When I pulled my car out of the garage yesterday morning, the temperature gauge said it was negative eight degrees outside. It seemed only appropriate that what got my day off to an early and even colder start was a one-on-one interview with former Governor Tim Pawlenty. Being from Minnesota, Pawlenty is no stranger to the bitter cold that winter can bring.
The potential 2012 presidential candidate is busy traveling the country promoting his new book, Courage to Stand, raising money for his leadership PAC, and he even made it to Super Bowl XLV on Sunday before heading to Iowa to participate in The FAMiLY Leader’s inaugural presidential lecture series on Monday.
Pawlenty was the first potential candidate to participate in The FAMiLY Leader’s lecture series, so he really didn’t know what to expect at the three different events that the organization was hosting with him in different parts of the state. Pawlenty laughed when he admitted that he was the guinea pig for all the other potential candidates, but said that he enjoyed the events.
“You know, it was great. I really enjoyed it. It was well organized, well planned, went smoothly, and I was glad to get a chance to speak to these issues,” he said.
Events like the ones that The FAMiLY Leader are organizing can be extremely important for a candidate like Pawlenty. Being relatively unknown to most Iowans, he must differentiate himself from the other candidates if he wants to do well in the caucuses. These events allow Pawlenty an opportunity to speak to a crowd that might not necessarily turn out to see him at a book signing or campaign event, since these people are most passionate about pro-family issues
The opportunity to introduce himself to potential caucus goers is also important for Pawlenty because he is an easy guy to like once you get a chance to meet him. By all accounts, he made a good first impression with some of the more conservative caucus goers, and first impressions are important in a state like Iowa.
I was also impressed after my meeting with Pawlenty yesterday. I found him to be unpretentious, easy to talk to, highly competent, and knowledgeable on a number of topics. I also found it refreshing that he wasn’t afraid to talk about issues that candidates in the past were afraid to talk about, such as entitlement spending.
It seems that in politics today, everybody but President Obama and the Democrats, are willing to cut spending in Washington D.C. However, when you realize that the majority of the money spent is allocated to non-discretionary spending on entitlement programs like social security, Medicare, and Medicaid, it becomes obvious that we will never get spending under control until we deal with these entitlements.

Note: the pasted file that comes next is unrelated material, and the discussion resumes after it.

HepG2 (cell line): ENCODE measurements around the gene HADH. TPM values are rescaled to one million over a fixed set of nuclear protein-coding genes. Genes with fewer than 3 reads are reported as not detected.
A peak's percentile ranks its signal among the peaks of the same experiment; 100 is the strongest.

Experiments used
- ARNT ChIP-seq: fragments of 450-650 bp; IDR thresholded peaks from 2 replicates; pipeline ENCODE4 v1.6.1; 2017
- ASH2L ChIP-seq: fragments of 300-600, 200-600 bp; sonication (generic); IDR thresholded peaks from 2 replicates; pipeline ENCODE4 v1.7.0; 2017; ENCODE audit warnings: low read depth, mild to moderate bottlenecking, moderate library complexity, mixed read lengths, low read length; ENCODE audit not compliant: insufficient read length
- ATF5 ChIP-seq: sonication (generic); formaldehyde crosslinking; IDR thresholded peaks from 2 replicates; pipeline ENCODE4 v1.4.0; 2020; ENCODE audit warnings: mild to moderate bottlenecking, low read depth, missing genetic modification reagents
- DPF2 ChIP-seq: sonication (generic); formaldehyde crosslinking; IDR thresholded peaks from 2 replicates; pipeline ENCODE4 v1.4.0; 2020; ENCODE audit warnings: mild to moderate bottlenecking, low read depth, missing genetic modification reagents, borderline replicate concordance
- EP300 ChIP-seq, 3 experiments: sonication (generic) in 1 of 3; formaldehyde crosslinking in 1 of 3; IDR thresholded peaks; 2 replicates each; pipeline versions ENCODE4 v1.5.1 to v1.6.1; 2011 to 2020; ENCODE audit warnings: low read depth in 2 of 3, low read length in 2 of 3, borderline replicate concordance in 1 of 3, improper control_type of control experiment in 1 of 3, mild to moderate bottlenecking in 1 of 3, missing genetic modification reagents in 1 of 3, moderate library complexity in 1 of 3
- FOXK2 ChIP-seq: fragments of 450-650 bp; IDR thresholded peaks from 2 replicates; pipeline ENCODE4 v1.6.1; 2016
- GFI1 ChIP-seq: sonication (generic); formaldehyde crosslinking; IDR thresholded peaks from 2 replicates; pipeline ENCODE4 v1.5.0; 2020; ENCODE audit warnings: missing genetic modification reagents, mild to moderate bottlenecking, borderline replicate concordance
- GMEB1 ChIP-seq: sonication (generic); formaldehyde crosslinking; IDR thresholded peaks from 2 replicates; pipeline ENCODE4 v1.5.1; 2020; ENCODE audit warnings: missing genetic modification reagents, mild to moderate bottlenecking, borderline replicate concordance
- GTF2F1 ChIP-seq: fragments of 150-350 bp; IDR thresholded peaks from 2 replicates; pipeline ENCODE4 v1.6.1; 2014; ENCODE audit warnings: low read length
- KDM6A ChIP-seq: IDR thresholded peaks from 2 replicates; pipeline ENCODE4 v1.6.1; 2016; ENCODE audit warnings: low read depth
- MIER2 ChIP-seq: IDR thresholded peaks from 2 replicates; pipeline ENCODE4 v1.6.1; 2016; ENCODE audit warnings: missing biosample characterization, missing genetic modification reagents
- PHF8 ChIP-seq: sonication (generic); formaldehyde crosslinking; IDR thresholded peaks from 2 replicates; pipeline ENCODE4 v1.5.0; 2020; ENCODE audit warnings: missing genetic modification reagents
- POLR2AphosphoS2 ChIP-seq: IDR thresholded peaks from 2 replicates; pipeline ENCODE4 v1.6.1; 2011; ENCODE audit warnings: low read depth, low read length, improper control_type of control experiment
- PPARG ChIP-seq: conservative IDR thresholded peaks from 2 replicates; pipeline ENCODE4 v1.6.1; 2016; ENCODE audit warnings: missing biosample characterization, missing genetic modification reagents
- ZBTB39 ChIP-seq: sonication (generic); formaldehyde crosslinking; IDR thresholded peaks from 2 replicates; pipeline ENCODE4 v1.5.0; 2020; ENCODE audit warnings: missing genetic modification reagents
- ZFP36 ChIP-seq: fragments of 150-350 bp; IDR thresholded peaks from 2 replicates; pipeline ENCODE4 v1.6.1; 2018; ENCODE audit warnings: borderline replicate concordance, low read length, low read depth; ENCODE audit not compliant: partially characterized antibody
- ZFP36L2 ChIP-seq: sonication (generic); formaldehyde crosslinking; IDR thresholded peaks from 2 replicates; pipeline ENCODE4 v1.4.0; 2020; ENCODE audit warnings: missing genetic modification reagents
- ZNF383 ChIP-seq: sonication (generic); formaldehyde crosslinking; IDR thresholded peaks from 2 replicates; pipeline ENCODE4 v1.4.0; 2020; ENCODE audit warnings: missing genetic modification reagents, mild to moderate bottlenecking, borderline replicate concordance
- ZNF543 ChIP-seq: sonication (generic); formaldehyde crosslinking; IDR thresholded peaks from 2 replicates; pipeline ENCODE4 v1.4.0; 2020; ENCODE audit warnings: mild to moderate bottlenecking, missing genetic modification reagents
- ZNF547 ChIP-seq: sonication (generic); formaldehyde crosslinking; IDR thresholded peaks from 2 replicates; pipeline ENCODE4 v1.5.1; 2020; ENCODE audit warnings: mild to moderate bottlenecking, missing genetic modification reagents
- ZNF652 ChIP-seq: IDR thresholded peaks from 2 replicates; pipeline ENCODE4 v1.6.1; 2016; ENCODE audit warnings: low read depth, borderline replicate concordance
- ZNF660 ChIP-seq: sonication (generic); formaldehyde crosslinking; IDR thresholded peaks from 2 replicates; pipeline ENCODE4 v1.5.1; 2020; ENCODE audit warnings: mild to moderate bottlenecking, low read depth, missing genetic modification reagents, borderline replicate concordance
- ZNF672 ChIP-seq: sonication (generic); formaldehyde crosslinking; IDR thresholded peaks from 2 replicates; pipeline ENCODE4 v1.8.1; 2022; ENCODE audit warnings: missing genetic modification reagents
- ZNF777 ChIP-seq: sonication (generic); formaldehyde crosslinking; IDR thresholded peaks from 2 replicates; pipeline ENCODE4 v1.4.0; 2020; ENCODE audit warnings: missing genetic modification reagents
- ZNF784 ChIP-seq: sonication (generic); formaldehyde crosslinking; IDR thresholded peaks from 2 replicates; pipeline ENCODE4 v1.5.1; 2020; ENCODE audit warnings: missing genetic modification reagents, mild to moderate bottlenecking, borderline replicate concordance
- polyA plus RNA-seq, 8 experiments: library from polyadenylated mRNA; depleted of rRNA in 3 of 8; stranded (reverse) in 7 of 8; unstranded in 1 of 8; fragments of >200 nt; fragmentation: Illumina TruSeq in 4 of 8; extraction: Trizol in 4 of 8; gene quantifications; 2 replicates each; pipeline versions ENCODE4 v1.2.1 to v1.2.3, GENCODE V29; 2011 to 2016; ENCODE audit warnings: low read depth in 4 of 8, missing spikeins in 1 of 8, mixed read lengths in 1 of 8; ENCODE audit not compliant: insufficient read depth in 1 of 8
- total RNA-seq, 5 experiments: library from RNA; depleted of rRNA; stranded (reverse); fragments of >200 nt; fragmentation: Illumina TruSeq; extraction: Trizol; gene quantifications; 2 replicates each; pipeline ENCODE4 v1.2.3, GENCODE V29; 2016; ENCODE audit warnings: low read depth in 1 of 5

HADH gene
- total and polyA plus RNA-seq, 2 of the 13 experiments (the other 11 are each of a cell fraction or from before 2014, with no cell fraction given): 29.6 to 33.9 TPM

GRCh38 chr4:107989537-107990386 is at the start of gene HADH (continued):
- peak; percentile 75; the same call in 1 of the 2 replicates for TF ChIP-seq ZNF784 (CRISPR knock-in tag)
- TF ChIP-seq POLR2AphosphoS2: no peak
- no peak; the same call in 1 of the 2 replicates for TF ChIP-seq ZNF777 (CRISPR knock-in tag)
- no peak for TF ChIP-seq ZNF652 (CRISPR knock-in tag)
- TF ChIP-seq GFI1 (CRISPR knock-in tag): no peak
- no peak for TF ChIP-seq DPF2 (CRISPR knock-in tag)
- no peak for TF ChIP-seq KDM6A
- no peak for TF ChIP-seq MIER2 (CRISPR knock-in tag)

“We have look the American people in the eye and tell them the truth. We have to have the boldness and courage to take the hit to get it done,” Pawlenty said.
“President Bush got reelected in 2004. Back then, he was still reasonably popular. You may remember that he gave a speech and said ‘I have political capital and I’m going to use it.’” Pawlenty recalled. “He teed up both Social Security and Medicare reform. Now, we can argue whether he presented it very well in how he presented it, but nonetheless, he had a fully Republican Congress, they controlled both houses of Congress. The Republican President couldn’t even get a vote in subcommittee in one chamber of Congress.”
Pawlenty believes that Congress, and by extension, the American people were not ready for entitlement reforms back in 2004. Now, six years later, and with the advent of the tea party movement, the public has shown an appetite to make the necessary reforms to entitlement programs. He said that, while the top issues remains jobs, a close second is government spending.
The reforms that Pawlenty is proposing are modest and reasonable.
“We need to tell people that we have a problem. They know that, but let’s not just scare them, let’s show them a reasonable way out,” he said.
Pawlenty proposes that social security should use means testing to determine the level of cost of living increases. He made it clear that he doesn’t support means testing for the entire program. Under his proposal, everyone who paid into the program will benefit from it, but if you are wealthy, you’re going to get a smaller cost of living increase than those who are middle income or poor.
He also proposes raising the retirement age for new and newer entrants in to the socials security system. Again, he made it clear that there would be no change to current participants. Finally, he thinks that people should have the ability, if they so choose, to have private accounts. Pawlenty admits that these things will not fix the entire program, but he believes they will fix a big chunk of it.
On Medicaid, Pawlenty believes that government needs to figure out what it can afford, shut off the auto pilot features, and completely block grant that money to the states. He believes that, by letting the states handle Medicaid, “It will ignite the laboratories of democracy for innovation, competition, and the best practices across the country.”
Pawlenty believes that Medicare is a much more difficult problem to solve. He said that the first thing that is needed is to crack down on fraud. “A third of the Medicare fraud in the country is occurring in just two states. Just tackling that would take care of not all, but part of the problem.”
I came away from my interview with Governor Pawlenty with a better understanding of him. His ideas on entitlement spending were thoughtful, and well reasoned. Throughout the conversation, there was a seriousness about him, but he came off as thoughtful, not arrogant. While he might not give the fieriest speeches or take extreme positions that would garner more attention, Pawlenty proved to me that he’s done his homework and is a serious candidate and thinker.
Photo by Dave Davidson
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